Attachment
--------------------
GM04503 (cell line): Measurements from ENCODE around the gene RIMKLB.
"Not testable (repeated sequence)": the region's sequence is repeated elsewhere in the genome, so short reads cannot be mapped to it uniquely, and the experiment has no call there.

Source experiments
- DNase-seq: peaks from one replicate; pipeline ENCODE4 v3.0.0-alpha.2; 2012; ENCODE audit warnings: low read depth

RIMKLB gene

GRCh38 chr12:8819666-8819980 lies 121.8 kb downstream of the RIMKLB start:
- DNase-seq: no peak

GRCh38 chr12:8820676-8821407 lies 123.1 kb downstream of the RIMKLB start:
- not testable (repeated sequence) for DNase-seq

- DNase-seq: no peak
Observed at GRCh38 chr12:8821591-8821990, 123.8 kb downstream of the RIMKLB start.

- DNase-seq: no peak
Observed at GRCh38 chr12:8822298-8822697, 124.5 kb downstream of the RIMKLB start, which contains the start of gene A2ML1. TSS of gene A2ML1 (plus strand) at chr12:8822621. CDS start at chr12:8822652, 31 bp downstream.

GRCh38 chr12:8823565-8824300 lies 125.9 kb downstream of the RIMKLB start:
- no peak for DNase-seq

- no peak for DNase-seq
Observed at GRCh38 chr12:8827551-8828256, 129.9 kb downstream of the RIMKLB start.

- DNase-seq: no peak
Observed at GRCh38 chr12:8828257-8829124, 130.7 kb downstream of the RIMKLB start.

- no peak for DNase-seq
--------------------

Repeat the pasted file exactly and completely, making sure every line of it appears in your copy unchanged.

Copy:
GM04503 (cell line): Measurements from ENCODE around the gene RIMKLB.
"Not testable (repeated sequence)": the region's sequence is repeated elsewhere in the genome, so short reads cannot be mapped to it uniquely, and the experiment has no call there.

Source experiments
- DNase-seq: peaks from one replicate; pipeline ENCODE4 v3.0.0-alpha.2; 2012; ENCODE audit warnings: low read depth

RIMKLB gene

GRCh38 chr12:8819666-8819980 lies 121.8 kb downstream of the RIMKLB start:
- DNase-seq: no peak

GRCh38 chr12:8820676-8821407 lies 123.1 kb downstream of the RIMKLB start:
- not testable (repeated sequence) for DNase-seq

- DNase-seq: no peak
Observed at GRCh38 chr12:8821591-8821990, 123.8 kb downstream of the RIMKLB start.

- DNase-seq: no peak
Observed at GRCh38 chr12:8822298-8822697, 124.5 kb downstream of the RIMKLB start, which contains the start of gene A2ML1. TSS of gene A2ML1 (plus strand) at chr12:8822621. CDS start at chr12:8822652, 31 bp downstream.

GRCh38 chr12:8823565-8824300 lies 125.9 kb downstream of the RIMKLB start:
- no peak for DNase-seq

- no peak for DNase-seq
Observed at GRCh38 chr12:8827551-8828256, 129.9 kb downstream of the RIMKLB start.

- DNase-seq: no peak
Observed at GRCh38 chr12:8828257-8829124, 130.7 kb downstream of the RIMKLB start.

- no peak for DNase-seq